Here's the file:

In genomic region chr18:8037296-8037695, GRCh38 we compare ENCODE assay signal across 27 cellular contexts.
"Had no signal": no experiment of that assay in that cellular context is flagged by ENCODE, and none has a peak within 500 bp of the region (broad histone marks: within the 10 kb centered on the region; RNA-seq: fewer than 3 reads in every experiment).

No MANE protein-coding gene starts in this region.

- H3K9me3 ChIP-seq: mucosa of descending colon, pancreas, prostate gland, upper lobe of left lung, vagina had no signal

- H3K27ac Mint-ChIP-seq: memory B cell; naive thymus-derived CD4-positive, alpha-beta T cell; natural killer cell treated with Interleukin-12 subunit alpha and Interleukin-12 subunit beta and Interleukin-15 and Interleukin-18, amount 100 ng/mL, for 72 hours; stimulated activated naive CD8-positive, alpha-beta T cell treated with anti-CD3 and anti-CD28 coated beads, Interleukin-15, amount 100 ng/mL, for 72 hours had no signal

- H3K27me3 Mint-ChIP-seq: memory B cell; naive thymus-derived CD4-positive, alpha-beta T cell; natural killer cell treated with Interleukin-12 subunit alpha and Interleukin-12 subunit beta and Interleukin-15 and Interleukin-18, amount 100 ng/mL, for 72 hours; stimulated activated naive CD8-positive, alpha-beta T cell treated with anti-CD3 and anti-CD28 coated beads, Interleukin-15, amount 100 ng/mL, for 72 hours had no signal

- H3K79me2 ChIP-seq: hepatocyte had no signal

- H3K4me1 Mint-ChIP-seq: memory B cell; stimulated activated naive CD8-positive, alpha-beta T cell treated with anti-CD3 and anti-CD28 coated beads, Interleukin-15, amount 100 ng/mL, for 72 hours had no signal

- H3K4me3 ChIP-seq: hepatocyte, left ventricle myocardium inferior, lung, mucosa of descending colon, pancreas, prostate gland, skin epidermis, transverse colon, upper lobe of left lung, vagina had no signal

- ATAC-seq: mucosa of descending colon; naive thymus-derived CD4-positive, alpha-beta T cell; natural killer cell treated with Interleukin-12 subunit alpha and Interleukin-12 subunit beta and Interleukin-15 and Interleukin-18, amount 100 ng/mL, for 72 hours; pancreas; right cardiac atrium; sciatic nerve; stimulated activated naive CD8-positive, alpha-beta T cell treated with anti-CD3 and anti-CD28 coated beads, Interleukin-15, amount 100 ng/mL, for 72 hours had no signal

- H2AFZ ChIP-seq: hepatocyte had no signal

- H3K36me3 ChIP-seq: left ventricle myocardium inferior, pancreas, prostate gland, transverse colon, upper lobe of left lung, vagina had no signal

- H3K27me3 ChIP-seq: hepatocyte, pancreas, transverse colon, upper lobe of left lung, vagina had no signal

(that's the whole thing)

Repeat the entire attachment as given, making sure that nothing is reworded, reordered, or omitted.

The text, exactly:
In genomic region chr18:8037296-8037695, GRCh38 we compare ENCODE assay signal across 27 cellular contexts.
"Had no signal": no experiment of that assay in that cellular context is flagged by ENCODE, and none has a peak within 500 bp of the region (broad histone marks: within the 10 kb centered on the region; RNA-seq: fewer than 3 reads in every experiment).

No MANE protein-coding gene starts in this region.

- H3K9me3 ChIP-seq: mucosa of descending colon, pancreas, prostate gland, upper lobe of left lung, vagina had no signal

- H3K27ac Mint-ChIP-seq: memory B cell; naive thymus-derived CD4-positive, alpha-beta T cell; natural killer cell treated with Interleukin-12 subunit alpha and Interleukin-12 subunit beta and Interleukin-15 and Interleukin-18, amount 100 ng/mL, for 72 hours; stimulated activated naive CD8-positive, alpha-beta T cell treated with anti-CD3 and anti-CD28 coated beads, Interleukin-15, amount 100 ng/mL, for 72 hours had no signal

- H3K27me3 Mint-ChIP-seq: memory B cell; naive thymus-derived CD4-positive, alpha-beta T cell; natural killer cell treated with Interleukin-12 subunit alpha and Interleukin-12 subunit beta and Interleukin-15 and Interleukin-18, amount 100 ng/mL, for 72 hours; stimulated activated naive CD8-positive, alpha-beta T cell treated with anti-CD3 and anti-CD28 coated beads, Interleukin-15, amount 100 ng/mL, for 72 hours had no signal

- H3K79me2 ChIP-seq: hepatocyte had no signal

- H3K4me1 Mint-ChIP-seq: memory B cell; stimulated activated naive CD8-positive, alpha-beta T cell treated with anti-CD3 and anti-CD28 coated beads, Interleukin-15, amount 100 ng/mL, for 72 hours had no signal

- H3K4me3 ChIP-seq: hepatocyte, left ventricle myocardium inferior, lung, mucosa of descending colon, pancreas, prostate gland, skin epidermis, transverse colon, upper lobe of left lung, vagina had no signal

- ATAC-seq: mucosa of descending colon; naive thymus-derived CD4-positive, alpha-beta T cell; natural killer cell treated with Interleukin-12 subunit alpha and Interleukin-12 subunit beta and Interleukin-15 and Interleukin-18, amount 100 ng/mL, for 72 hours; pancreas; right cardiac atrium; sciatic nerve; stimulated activated naive CD8-positive, alpha-beta T cell treated with anti-CD3 and anti-CD28 coated beads, Interleukin-15, amount 100 ng/mL, for 72 hours had no signal

- H2AFZ ChIP-seq: hepatocyte had no signal

- H3K36me3 ChIP-seq: left ventricle myocardium inferior, pancreas, prostate gland, transverse colon, upper lobe of left lung, vagina had no signal

- H3K27me3 ChIP-seq: hepatocyte, pancreas, transverse colon, upper lobe of left lung, vagina had no signal